Trilobite : Eyewitness to Evolution, Paperback
3.5 out of 5 (2 ratings)


'In Richard Fortey's capable hands the humble grey trilobite has been transformed into the E.T. of the Lower Palaeozoic - a remarkable and fascinating book.' SIMON WINCHESTER Richard Fortey is one of Britain's leading popular scientists.

Life: An Unauthorised Biography, was short-listed for the Rhone Poulenc prize and has been reprinted five times.

In all he writes, Fortey displays extraordinary range, delight and descriptive gifts which make complicated scientific facts and concepts not only easy to understand but a delight to absorb.

Trilobite! is an unashamedly trilobito-centric view of the world unravelling the history of the exotic, crustacean-like animals which dominated the seas for three hundred million years.

These arthropods witnessed continents move, mountain chains elevated and eroded; they survived ice ages and volcanic eruptions, evolving and adapting exquisitely to their environment.

They watched through their crystal eyes whilst life evolved.

Their own evolution calibrated geological time itself. Structured like a detective story, this is a light, but highly informative account of the wonders of scientific discovery and an engaging, quirky and fascinating introduction to evolution.


  • Format: Paperback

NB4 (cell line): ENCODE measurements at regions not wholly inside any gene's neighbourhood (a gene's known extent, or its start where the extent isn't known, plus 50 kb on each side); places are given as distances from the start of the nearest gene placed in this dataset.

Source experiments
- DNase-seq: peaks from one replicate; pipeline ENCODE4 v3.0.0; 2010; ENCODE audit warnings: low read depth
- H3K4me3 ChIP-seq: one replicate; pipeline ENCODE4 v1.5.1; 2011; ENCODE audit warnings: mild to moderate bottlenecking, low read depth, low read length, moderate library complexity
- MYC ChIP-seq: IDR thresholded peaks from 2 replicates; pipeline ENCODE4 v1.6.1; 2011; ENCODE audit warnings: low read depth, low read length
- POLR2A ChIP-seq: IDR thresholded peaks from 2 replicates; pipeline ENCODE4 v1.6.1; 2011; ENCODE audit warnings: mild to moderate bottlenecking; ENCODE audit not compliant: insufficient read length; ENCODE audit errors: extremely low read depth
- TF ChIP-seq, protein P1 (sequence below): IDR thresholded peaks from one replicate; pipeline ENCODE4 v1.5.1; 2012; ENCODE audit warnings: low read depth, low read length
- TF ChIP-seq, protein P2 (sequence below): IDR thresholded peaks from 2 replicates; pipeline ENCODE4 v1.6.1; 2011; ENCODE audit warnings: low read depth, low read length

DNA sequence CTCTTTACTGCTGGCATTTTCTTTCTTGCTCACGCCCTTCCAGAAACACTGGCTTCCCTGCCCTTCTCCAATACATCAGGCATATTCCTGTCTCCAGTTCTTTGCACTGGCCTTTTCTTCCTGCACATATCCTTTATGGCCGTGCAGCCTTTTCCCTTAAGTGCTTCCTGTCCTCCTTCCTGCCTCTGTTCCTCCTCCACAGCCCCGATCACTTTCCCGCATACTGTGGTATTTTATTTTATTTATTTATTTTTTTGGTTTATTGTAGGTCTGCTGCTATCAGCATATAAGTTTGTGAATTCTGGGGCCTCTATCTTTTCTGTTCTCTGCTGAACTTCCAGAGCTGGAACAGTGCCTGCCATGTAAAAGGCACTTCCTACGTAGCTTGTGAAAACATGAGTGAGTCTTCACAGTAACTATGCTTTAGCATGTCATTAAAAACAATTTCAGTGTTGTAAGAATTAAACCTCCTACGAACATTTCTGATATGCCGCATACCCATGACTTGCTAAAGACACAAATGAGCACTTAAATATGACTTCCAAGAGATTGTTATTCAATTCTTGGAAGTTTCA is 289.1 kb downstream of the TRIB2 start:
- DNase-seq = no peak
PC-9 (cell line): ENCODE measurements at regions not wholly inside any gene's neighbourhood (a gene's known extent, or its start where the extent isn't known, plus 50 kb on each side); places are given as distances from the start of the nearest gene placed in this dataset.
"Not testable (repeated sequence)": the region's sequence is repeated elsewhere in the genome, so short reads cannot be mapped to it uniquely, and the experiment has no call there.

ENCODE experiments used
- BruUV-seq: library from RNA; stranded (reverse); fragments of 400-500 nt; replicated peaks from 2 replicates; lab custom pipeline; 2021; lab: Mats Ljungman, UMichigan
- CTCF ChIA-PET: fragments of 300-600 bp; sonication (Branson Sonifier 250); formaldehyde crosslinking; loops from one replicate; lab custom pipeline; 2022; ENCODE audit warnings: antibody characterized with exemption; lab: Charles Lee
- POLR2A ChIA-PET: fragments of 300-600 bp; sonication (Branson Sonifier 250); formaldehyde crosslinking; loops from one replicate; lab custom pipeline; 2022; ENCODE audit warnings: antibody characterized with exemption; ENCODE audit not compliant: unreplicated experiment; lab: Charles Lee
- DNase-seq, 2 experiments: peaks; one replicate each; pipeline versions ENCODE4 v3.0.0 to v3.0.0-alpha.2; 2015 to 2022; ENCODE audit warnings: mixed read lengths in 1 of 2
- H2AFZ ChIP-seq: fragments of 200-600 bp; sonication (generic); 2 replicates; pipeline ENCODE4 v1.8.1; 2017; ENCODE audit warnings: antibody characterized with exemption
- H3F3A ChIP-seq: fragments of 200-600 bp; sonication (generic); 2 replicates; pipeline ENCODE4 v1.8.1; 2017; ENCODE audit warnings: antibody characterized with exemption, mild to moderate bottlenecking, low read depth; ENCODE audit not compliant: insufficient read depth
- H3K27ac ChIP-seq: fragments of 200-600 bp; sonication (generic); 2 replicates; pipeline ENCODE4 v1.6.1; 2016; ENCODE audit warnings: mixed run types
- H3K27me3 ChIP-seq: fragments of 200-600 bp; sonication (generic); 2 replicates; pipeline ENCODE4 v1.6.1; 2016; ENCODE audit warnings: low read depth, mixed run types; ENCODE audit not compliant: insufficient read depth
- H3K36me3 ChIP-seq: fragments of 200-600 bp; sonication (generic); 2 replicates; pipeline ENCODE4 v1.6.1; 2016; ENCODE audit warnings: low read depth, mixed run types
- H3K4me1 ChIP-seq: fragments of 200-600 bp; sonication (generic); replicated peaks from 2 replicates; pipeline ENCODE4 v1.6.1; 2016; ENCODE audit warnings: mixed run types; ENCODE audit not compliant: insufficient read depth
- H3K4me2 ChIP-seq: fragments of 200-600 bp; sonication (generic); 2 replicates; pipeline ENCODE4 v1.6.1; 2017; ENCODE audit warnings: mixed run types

• Pages: 256 pages, 132 b/w illus
  • Publisher: HarperCollins Publishers
  • Publication Date:
  • Category: Popular science
  • ISBN: 9780006551386



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Showing 1 - 2 of 2 reviews.

Review by

Before I read this book, I thought of trilobites as a slightly boring group of fossil arthropods, ubiquitous from the Cambrian to Permian periods, useful as index fossils but not exactly scintillating. Who could get excited about hundreds of petrified woodlice? Now I'm converted: they are really quite fascinating. Fortey is hugely enthusiastic, and his enthusiasm comes across well, even when explaining something as arcane as the optical properties of calcite. His style is eminently readable, if you can cope with arabesque flights of fancy, laced with fairly dreadful puns, and a slightly desperate thread of literary allusions. The book is disorganized, baroque, and constantly engaging; the author comes across as one of those mad scientists who is really quite sensible underneath.MB 6-xi-2010

Review by

Normally I quite like Richard Fortey's chatty style, but I think maybe there was a bit too much of it, here. He got me interested in geology, so he should've been able to keep me interested in trilobites, but sadly my interest did start to flag. The slight self-deprecating note of some of his other books isn't as much in evidence here, and he definitely came across as more British and more stuck up without that to mitigate it a bit and make him a bit less of a cliché.Trilobites are still interesting, and I'd love to go hunting for them in old shale, but I wanted more focus on the trilobites and less on Richard Fortey.

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